The last time an NL team shut out an AL opponent in the World Series for two consecutive games was the 1919 World Series, wherein the Cincinnati Reds shut out the Chicago White Sox in games 4 and 5. The difference between that series and this one? Those were the infamous Chicago Black Sox, who were intentionally trying to lose those games in a gambling fix. The Tigers, near as I can tell, are trying to win. The Giants just aren't allowing them to score.
It's not like the Tigers haven't had their opportunities to score, especially in this game. The Tigers grounded into two inning-ending double plays in the early going, and Miguel Cabrera popped out with the bases loaded in the sixth inning.
The Giants have outscored the Tigers 12 to 3 thus far in the Series. The Tigers' vaunted pitching staff, which was thought to be a strength coming in to these games, has been effective (save Verlander in Game 1) but the Giants' staff has been utterly dominant. Part of their effectiveness is the fact that, in Games 1 and 3, when the starter had gone around 100 pitches Tim Lincecum was able to come in and eat up the middle relief innings (typically reserved for less effective pitchers) and he has been simply untouchable. Lincecum has made the Tiger hitters look like single-A kids, chasing his splitter out of the strike zone with aplomb. He has not yet allowed a hit in the Series, and recorded three more strikeouts tonight.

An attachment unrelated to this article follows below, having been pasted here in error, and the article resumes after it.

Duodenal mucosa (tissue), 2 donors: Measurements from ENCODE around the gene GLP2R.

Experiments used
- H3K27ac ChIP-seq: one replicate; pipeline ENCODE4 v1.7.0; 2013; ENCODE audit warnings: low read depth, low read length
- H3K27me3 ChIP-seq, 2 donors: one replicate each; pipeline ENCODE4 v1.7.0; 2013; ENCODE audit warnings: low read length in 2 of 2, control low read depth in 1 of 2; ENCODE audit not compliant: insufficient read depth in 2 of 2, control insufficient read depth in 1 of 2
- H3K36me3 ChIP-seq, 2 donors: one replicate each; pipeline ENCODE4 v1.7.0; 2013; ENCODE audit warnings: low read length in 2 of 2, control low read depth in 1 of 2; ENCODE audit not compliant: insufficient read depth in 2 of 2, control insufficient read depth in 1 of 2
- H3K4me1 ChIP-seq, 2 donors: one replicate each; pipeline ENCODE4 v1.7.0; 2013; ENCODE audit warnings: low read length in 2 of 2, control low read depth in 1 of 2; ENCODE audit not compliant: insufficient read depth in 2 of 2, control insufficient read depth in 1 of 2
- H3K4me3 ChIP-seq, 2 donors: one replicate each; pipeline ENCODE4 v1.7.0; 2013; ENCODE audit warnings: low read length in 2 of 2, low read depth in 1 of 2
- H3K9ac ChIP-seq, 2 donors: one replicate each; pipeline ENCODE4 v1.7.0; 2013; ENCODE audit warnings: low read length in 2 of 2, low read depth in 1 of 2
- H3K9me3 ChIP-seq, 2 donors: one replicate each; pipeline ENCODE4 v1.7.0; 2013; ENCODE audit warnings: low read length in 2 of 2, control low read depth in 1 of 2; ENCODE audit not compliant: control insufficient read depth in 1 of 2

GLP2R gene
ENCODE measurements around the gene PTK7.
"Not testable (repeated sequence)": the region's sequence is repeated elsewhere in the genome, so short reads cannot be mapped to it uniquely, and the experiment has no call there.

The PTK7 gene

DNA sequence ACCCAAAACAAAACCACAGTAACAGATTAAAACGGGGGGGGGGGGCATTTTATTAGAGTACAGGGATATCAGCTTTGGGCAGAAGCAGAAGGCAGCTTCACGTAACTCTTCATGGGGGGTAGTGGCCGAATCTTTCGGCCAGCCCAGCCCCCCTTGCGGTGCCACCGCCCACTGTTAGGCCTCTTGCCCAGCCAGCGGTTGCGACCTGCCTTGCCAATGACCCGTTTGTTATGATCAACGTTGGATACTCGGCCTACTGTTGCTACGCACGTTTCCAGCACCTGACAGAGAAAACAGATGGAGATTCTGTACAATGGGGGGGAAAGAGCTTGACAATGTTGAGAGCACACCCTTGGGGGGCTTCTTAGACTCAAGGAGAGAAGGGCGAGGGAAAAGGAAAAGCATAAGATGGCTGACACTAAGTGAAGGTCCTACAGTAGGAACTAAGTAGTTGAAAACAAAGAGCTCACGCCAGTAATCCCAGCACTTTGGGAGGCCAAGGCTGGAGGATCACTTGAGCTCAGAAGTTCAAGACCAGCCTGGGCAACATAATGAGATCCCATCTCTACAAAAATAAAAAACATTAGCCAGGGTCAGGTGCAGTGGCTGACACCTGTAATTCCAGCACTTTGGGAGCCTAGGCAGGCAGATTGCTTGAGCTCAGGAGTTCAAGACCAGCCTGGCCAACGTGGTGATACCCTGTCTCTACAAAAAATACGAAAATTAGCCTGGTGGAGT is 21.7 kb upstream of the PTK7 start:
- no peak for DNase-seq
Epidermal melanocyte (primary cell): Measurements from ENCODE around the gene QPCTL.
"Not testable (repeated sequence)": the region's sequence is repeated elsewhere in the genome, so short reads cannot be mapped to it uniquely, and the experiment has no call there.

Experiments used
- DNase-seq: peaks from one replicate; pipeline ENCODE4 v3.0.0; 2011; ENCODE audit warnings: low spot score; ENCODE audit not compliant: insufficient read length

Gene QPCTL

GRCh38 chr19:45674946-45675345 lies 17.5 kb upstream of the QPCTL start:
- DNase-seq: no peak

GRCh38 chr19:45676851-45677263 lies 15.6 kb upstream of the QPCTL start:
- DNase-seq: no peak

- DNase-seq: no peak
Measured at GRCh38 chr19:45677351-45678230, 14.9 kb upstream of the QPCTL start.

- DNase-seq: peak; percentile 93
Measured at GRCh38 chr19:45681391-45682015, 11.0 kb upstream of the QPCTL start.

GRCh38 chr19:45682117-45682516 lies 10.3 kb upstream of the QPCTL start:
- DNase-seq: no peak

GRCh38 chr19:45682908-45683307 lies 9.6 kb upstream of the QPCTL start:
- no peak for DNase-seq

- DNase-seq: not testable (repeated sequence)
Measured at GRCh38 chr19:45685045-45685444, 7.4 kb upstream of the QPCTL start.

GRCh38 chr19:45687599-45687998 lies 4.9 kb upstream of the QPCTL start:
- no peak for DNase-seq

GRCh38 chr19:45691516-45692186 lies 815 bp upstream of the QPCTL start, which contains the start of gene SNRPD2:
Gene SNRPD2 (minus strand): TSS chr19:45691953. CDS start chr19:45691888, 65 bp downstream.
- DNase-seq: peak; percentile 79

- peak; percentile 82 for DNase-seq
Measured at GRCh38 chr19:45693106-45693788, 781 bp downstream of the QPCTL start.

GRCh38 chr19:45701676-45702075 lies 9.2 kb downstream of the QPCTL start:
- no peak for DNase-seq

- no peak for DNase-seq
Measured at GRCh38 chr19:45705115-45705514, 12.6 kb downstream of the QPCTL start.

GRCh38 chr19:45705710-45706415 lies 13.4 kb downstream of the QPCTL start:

And now the Giants will throw their best pitcher, Matt Cain, at the Tigers on Sunday. If the Tigers want to extend the series, they will have to find a way to hit with runners in scoring position. Unfortunately for them, Matt Cain is a savant when it comes to stranding runners. Cain's only weakness has been a propensity to allow home runs, but the Tigers haven't hit any in the World Series and a cold night at Comerica Park doesn't seem like the best environment for that to take place.